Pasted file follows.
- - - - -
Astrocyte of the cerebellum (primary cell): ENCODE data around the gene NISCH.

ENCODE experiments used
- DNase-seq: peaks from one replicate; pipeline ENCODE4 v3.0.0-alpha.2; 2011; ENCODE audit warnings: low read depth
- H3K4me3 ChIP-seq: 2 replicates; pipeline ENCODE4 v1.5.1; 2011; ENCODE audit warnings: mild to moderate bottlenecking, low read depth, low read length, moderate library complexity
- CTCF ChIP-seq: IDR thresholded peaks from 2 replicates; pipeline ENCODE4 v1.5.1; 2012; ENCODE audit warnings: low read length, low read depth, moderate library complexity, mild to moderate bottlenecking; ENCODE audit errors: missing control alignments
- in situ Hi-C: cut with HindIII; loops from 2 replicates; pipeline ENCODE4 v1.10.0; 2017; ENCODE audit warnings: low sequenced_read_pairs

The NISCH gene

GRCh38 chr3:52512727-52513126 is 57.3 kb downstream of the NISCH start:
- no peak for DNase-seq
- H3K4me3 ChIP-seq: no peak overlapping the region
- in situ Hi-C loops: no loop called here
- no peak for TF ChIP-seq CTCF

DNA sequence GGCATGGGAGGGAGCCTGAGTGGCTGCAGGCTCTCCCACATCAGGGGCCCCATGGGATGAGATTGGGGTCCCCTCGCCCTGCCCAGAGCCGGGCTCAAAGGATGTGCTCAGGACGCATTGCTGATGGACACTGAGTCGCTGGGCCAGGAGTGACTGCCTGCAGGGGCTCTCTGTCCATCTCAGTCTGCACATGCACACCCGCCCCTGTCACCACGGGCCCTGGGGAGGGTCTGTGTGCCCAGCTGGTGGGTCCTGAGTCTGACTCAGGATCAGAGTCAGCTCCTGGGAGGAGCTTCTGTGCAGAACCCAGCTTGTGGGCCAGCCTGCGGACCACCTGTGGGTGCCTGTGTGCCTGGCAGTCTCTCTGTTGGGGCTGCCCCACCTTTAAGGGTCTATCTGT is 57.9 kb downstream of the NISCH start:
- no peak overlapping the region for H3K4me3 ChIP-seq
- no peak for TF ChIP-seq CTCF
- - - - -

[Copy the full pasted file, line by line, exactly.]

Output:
Astrocyte of the cerebellum (primary cell): ENCODE data around the gene NISCH.

ENCODE experiments used
- DNase-seq: peaks from one replicate; pipeline ENCODE4 v3.0.0-alpha.2; 2011; ENCODE audit warnings: low read depth
- H3K4me3 ChIP-seq: 2 replicates; pipeline ENCODE4 v1.5.1; 2011; ENCODE audit warnings: mild to moderate bottlenecking, low read depth, low read length, moderate library complexity
- CTCF ChIP-seq: IDR thresholded peaks from 2 replicates; pipeline ENCODE4 v1.5.1; 2012; ENCODE audit warnings: low read length, low read depth, moderate library complexity, mild to moderate bottlenecking; ENCODE audit errors: missing control alignments
- in situ Hi-C: cut with HindIII; loops from 2 replicates; pipeline ENCODE4 v1.10.0; 2017; ENCODE audit warnings: low sequenced_read_pairs

The NISCH gene

GRCh38 chr3:52512727-52513126 is 57.3 kb downstream of the NISCH start:
- no peak for DNase-seq
- H3K4me3 ChIP-seq: no peak overlapping the region
- in situ Hi-C loops: no loop called here
- no peak for TF ChIP-seq CTCF

DNA sequence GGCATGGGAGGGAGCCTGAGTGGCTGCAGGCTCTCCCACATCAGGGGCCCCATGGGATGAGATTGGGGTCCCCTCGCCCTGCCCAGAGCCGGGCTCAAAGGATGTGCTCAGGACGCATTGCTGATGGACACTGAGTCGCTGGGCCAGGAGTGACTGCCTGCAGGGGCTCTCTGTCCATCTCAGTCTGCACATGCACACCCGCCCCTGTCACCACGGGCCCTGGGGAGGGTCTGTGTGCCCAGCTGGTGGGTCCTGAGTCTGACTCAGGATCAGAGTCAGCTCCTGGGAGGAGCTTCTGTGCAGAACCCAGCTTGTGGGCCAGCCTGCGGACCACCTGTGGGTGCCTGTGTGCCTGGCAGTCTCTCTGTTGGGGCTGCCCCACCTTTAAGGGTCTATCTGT is 57.9 kb downstream of the NISCH start:
- no peak overlapping the region for H3K4me3 ChIP-seq
- no peak for TF ChIP-seq CTCF